Unsustainable economic conditions and farming practices have reduced 80 per cent of the total surface area of the southern Argentine state of Patagonia -- once prime grazing land for sheep -- to deserts. This has forced thousands of small farmers to migrate to the cities.
The genesis of the problem can be traced to the uncontrolled breeding of sheep by the region's farmers in an effort to produce the largest possible yields of meat and wool, regardless of the depredation of the soil that it engendered. Over-intensive grazing accelerated desertification, reduced the livestock and drastically pruned the employment opportunities.
In 1992, the National Institute of Technical Education, in collaboration with the German agency gtz, invested us $2 million in the first stage of a project to stem the tide of desertification. The next stage envisages erosion control schemes in 4 selected areas and trial projects in small scale agriculture.(ips)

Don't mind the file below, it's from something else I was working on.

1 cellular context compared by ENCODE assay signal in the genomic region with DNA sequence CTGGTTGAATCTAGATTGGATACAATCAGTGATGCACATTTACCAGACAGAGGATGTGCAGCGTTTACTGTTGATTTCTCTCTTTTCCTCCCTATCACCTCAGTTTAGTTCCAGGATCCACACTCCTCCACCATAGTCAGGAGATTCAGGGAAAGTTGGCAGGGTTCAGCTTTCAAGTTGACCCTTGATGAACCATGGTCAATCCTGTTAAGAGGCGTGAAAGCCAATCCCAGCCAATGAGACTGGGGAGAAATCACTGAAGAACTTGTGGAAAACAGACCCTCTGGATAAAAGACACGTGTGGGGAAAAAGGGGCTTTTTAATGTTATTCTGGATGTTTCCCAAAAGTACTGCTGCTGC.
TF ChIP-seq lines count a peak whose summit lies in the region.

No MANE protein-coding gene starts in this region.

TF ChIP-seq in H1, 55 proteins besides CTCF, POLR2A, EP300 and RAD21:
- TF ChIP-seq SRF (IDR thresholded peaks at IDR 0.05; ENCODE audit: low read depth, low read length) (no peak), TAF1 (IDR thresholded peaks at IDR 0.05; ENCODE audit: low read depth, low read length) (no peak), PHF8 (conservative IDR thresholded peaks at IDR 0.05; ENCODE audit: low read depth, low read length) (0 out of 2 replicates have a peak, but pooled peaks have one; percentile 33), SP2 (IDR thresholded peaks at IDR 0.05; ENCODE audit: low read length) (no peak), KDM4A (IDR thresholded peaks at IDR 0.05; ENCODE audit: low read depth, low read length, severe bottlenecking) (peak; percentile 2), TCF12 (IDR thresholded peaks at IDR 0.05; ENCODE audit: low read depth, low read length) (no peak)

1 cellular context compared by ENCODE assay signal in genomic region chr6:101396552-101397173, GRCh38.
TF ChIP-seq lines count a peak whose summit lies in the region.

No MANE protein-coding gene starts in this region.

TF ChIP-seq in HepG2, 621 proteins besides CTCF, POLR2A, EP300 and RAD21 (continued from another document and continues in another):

We are a voice to you; you have been a support to us. Together we build journalism that is independent, credible and fearless. You can further help us by making a donation. This will mean a lot for our ability to bring you news, perspectives and analysis from the ground so that we can make change together.
Comments are moderated and will be published only after the site moderator’s approval. Please use a genuine email ID and provide your name. Selected comments may also be used in the ‘Letters’ section of the Down To Earth print edition.